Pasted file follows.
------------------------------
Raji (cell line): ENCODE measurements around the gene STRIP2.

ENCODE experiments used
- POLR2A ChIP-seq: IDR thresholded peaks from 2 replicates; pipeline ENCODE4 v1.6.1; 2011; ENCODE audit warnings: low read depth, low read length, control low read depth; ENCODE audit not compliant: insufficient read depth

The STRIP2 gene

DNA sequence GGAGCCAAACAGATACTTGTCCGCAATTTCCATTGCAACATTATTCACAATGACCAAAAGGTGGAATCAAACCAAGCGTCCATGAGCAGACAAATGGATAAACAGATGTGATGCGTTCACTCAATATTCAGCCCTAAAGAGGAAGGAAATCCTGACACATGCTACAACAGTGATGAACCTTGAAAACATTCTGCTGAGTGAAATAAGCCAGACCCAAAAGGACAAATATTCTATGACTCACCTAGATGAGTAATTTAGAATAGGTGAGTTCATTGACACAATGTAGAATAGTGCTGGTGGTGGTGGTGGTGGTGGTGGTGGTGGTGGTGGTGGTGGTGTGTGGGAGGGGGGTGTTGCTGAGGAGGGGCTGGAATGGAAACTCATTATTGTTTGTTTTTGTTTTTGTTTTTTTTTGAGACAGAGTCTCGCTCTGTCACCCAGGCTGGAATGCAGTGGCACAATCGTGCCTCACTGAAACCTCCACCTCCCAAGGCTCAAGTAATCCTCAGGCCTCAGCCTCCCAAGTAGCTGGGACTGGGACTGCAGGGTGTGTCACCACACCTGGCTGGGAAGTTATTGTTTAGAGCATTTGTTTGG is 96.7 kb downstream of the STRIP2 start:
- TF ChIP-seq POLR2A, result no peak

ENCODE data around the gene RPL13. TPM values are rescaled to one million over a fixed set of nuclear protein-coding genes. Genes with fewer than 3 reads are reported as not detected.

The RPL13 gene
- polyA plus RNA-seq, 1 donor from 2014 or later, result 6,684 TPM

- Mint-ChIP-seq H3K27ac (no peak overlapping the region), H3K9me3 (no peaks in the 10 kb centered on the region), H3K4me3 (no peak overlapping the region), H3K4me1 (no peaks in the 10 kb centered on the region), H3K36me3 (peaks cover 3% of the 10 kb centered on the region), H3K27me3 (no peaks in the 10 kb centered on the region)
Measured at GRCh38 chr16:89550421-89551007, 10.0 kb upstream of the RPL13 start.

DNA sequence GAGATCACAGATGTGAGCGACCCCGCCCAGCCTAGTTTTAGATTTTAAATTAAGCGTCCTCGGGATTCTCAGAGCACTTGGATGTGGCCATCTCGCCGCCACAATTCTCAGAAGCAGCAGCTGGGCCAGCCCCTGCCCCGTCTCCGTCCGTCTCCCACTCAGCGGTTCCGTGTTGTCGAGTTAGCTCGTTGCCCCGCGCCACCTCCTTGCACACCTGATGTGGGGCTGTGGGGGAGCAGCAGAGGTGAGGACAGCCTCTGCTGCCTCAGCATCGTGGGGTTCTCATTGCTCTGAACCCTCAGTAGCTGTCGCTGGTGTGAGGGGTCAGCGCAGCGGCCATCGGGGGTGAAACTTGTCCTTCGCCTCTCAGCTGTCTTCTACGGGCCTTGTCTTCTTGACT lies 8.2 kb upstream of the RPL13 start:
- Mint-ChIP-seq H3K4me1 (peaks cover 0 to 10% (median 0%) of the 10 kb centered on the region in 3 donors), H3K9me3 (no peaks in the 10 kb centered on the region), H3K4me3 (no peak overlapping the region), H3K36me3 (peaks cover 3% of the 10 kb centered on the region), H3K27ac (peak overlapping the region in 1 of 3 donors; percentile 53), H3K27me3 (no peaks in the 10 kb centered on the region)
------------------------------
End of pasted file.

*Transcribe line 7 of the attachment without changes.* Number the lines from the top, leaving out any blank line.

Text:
ENCODE data around the gene RPL13. TPM values are rescaled to one million over a fixed set of nuclear protein-coding genes. Genes with fewer than 3 reads are reported as not detected.